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Getting rid of Raid 0

Last response: in Storage
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April 14, 2011 1:22:12 AM

Ok so basically I have 2 SSDs in raid 0 and an emergency came up so I need to make some quick cash, I need to dissemble the raid and sell the SSDs.

So my question is how would i transfer all of my data from the 2 SSDs to one HDD.

More about : rid raid

a b G Storage
April 14, 2011 9:23:09 AM

Make a drive image then "burn" the image to another HDD. You'll have to make sure that the HDD is equal in size or larger than the image, though.
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a b G Storage
April 14, 2011 10:15:28 AM

Most HDD manufacturers have software you can download from their website that will allow you to copy from old drive to new drive. I'd start looking there.
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a b G Storage
April 14, 2011 11:40:03 AM

Yes.
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a c 289 G Storage
April 14, 2011 2:22:00 PM

If it's not the OS, but just data that you want to copy, make sure that the target drive is attached, turn on the computer, and use Windows Explorer to copy from the SSD RAID to the hard drive.

Be kind to both yourself and the buyer; do a Secure Erase of both SSDs. It will protect your data and give the buyer a clean, fast SSD.
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April 14, 2011 4:55:37 PM

Full transfer, OS,drivers,games,etc from raid SSD to HDD and when you say secure erase, do you mean like, a full format?
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a c 289 G Storage
April 14, 2011 7:31:26 PM

SATA drives have a built-in command called Secure Erase, to do, well, a Secure Erase. Better than a full format. Toms uses it between test passes on SSDs.

I came across it in a document from the National Institute of Standards and Technology on sanitizing media: http://csrc.nist.gov/publications/nistpubs/800-88/NISTS.... They state that "The Secure Erase software can be download from the University of California, San Diego (UCSD) CMRR site." CMRR is the Center for Magnetic Recording Research: http://cmrr.ucsd.edu/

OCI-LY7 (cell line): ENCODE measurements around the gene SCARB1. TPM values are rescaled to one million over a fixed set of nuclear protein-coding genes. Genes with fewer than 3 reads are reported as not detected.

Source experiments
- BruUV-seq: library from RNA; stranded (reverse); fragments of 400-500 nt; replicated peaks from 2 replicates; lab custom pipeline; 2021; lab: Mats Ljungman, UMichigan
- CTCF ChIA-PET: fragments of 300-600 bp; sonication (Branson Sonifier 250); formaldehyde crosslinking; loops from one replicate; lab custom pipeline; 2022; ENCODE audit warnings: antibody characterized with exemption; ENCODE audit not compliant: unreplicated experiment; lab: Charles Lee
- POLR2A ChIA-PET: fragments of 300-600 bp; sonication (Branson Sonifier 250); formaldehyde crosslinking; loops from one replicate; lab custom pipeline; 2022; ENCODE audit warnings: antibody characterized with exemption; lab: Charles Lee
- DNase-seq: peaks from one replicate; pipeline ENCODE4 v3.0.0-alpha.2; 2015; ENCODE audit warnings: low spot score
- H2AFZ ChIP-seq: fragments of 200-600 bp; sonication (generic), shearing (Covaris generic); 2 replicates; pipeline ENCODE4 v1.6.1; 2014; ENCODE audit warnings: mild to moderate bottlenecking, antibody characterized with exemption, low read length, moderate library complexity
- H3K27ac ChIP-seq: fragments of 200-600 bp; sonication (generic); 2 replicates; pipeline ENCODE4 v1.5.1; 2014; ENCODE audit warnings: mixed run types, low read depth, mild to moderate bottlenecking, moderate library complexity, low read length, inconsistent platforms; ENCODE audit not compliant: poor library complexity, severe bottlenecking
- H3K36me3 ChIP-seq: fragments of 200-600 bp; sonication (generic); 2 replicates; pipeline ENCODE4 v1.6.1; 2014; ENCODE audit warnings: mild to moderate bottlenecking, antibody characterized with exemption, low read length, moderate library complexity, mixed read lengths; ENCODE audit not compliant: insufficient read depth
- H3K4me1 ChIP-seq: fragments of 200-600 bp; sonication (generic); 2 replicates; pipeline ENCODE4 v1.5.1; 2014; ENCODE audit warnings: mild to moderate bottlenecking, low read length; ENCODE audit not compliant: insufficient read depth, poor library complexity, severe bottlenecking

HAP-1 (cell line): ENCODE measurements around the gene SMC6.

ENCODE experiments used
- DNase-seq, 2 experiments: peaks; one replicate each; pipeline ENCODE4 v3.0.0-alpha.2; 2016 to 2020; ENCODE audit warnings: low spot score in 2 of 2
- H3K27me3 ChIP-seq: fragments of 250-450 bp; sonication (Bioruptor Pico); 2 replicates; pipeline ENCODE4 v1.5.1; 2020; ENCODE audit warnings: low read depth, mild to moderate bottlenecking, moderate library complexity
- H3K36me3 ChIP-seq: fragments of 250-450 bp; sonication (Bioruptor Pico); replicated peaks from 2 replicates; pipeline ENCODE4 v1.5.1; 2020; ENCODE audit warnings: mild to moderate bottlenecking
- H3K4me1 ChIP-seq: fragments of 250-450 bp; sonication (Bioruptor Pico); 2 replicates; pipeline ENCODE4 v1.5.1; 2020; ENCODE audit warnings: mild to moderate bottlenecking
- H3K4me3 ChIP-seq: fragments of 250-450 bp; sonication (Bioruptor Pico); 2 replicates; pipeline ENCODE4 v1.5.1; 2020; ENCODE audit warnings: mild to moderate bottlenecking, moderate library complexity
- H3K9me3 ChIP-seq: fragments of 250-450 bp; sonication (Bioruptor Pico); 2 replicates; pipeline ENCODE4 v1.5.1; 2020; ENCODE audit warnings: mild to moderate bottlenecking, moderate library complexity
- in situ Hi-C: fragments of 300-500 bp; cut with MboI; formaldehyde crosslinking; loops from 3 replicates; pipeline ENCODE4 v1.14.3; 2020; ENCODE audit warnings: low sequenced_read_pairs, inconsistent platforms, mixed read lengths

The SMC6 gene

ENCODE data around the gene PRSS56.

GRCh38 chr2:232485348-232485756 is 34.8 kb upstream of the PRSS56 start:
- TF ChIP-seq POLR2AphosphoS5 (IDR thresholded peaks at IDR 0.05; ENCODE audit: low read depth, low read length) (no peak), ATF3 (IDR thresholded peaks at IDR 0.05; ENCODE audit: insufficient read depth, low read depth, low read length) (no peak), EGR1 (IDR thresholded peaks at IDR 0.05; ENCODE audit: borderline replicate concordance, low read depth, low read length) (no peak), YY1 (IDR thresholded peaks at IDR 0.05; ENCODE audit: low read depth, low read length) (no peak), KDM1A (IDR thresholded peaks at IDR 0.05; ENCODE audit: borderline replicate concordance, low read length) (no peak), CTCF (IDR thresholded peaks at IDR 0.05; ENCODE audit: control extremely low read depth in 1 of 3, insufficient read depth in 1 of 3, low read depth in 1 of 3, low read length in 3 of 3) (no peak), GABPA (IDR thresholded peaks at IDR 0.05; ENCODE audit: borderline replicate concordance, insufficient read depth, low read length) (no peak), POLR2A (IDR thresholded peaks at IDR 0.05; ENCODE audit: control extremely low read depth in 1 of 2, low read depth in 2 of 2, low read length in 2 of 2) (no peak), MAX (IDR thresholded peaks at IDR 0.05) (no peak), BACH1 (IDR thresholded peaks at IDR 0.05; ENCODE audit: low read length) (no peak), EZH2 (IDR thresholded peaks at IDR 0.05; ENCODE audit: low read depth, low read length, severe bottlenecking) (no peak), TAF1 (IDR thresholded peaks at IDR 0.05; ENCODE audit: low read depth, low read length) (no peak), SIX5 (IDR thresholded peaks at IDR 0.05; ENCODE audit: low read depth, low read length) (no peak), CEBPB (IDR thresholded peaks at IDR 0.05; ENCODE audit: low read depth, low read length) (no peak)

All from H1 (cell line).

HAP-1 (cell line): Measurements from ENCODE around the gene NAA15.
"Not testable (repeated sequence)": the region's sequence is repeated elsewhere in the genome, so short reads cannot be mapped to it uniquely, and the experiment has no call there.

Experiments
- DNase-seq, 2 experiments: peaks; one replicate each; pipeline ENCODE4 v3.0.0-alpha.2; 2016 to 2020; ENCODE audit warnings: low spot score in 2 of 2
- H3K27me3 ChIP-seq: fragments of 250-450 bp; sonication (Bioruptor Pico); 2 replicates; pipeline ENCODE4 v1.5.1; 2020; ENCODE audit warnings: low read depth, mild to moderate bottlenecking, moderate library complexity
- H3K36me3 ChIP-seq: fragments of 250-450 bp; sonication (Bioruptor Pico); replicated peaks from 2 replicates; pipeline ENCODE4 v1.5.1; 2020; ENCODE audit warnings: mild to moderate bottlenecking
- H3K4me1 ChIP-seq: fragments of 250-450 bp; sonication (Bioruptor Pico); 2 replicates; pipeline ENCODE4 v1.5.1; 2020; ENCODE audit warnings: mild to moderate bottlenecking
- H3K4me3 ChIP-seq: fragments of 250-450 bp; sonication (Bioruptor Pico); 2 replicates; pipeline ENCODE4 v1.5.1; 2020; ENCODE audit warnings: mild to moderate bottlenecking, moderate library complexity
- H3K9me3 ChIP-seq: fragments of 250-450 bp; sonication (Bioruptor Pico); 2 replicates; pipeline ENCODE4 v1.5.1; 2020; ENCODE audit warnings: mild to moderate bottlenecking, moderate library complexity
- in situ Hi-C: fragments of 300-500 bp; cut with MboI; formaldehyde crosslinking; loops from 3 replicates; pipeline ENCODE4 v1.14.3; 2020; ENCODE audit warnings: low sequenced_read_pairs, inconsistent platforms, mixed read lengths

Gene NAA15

And here's where they offer the secure erase utility: http://cmrr.ucsd.edu/people/Hughes/SecureErase.shtml
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Best solution

a c 289 G Storage
April 14, 2011 7:33:53 PM

Since you want to clone the whole drive, including the OS and the ability to boot, grab a free utility like EASEUS disk copy (http://easeus.com/disk-copy/), put the drive in the machine, and clone the data from the array to the disk. Once you remove the RAID array and boot from the disk, there is an excellent chance that the boot will fail because the system is trying to read your OS drive using RAID drivers. Should this happen, boot to your install disk and do a Repair install.
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a b G Storage
April 15, 2011 6:40:37 AM

That link looks like what you want to do. I haven't done it on Win7, but I've done this on XP before and that looked like the same process.
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a c 289 G Storage
April 15, 2011 12:38:07 PM

Isn't sevenforums great? Actually, that's not what I meant, but it looks worth trying, if your system boots in the first place.


I only do repair installations if, as I wrote above, the system will not boot. I boot from the installation DVD, letting it detect my Win7 install, and choosing to do a repair. The link you provided looks snazzier, since it goes to the update site instead of working with files as of the date that the DVD was burned.

I gotta keep that link around.
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April 17, 2011 11:01:04 AM

just cloned it and did windows repair
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April 17, 2011 11:01:27 AM

Best answer selected by ddli.
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